More & McLeod, Barristers & Solicitors
The Cohabitation Agreement
by: James B. More
A cohabitation agreement is an agreement between two persons who are planning to live together (the parties). It sets out what the legal rights and obligations of the parties will be on a separation or on the death of either of the parties.
Prior to entering into a cohabitation agreement the parties should make financial disclosure to each other.
It is advisable that one of the parities to the agreement obtain independent legal advice prior to signing the agreement.
A cohabitation agreement may specify that it is to remain in force in the event that the parties marry. It may be amended at any time if the parties agree.
The agreement is tailor made to suit the needs of both parties. It may be limited in its scope or very wide in its scope.
The cost of preparing the agreement will depend on its complexity.
Assuming that there are no dependent children of either party, the issues to be dealt with are as follows:
a) Property rights.
b) Rights to spousal support.
c) Right to a claim for support against the estate of a deceased party.
d) Right to act as administrator of the estate of a deceased party.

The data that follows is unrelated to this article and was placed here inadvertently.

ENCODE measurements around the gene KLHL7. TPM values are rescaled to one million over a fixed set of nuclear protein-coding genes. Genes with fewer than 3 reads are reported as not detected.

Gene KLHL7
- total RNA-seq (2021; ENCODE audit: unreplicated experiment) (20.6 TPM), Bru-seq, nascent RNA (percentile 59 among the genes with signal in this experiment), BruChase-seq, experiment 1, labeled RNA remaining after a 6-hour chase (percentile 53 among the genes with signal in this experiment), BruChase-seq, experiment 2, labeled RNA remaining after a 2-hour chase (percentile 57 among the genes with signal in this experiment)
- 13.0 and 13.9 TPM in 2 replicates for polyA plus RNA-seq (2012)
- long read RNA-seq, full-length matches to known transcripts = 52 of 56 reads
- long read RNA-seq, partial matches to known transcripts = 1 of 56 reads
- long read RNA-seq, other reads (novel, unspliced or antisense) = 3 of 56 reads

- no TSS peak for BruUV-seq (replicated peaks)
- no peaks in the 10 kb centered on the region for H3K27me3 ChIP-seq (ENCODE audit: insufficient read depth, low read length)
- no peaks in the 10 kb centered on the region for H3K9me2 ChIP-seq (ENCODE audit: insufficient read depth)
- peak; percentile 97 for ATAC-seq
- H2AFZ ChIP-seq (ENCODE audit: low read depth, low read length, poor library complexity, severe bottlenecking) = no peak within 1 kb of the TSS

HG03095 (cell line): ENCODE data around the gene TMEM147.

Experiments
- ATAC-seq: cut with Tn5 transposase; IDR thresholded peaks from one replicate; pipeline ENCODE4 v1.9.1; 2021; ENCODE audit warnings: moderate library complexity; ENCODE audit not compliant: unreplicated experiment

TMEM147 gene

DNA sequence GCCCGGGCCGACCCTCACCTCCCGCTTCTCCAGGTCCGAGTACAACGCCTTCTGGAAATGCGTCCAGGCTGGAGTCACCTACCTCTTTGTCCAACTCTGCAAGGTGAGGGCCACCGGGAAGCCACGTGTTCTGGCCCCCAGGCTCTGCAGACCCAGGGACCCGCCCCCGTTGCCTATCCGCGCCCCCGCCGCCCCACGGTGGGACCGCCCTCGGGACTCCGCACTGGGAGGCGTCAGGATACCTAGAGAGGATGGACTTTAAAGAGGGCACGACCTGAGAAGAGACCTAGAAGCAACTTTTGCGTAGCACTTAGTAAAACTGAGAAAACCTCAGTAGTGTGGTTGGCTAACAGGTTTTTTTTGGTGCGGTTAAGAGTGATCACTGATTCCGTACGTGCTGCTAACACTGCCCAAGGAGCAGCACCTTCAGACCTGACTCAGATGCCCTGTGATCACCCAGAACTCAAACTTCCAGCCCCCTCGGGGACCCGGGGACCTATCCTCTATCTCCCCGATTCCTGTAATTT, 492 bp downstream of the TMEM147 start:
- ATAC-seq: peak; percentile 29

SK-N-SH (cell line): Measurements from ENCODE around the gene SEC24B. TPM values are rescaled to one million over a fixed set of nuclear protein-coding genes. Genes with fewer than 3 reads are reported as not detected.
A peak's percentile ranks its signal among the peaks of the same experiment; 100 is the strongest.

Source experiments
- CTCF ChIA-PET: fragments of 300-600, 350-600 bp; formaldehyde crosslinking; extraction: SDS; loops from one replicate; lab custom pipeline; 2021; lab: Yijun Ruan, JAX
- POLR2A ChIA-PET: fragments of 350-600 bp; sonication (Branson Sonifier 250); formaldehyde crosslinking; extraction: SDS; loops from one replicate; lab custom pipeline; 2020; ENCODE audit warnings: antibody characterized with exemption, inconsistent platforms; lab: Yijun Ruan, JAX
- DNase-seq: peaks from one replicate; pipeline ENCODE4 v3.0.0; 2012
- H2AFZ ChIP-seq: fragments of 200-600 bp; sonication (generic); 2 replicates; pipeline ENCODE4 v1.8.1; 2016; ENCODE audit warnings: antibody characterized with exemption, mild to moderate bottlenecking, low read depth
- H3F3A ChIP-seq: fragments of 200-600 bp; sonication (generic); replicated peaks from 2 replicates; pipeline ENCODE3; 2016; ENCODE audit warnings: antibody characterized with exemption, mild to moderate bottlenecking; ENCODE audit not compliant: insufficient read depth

A typical situation is where one party owns the home where the parties will be living together. The agreement may provide that the home owner will retain exclusive legal and beneficial interest in the home and that the non-owner party will not acquire any legal or beneficial interest in the home.
In the absence of a cohabitation agreement the non-owner party may claim that he or she has a beneficial interest in the home as a result of financial or other contributions made to the home.
The agreement may provide that neither party shall have the right to claim spousal support from the other party. If there is no cohabitation agreement either party may claim spousal support from the other party if they have lived together for a period of three years or are the natural parents of a child.
The agreement may provide that neither party shall have the right to make a claim as a dependant against the estate of the other party.
The agreement may provide that the surviving party shall not have the right to act as administrator of the estate of the deceased party.
If one party has a dependent child or children the other party may become liable to pay child support as a result of assuming the role of being a parent to the child or children. The Court always has the right to over-rule provisions in any agreement relating to child support. The interest of the child always comes first. So, even if an agreement provides that one party shall not be required to pay child support to the party who is the natural parent of the child or children the Court may require that child support be paid.
A cohabitation agreement minimizes the legal issues that may arise if the parties separate and minimizes the legal expenses that may be incurred in the event of a separation.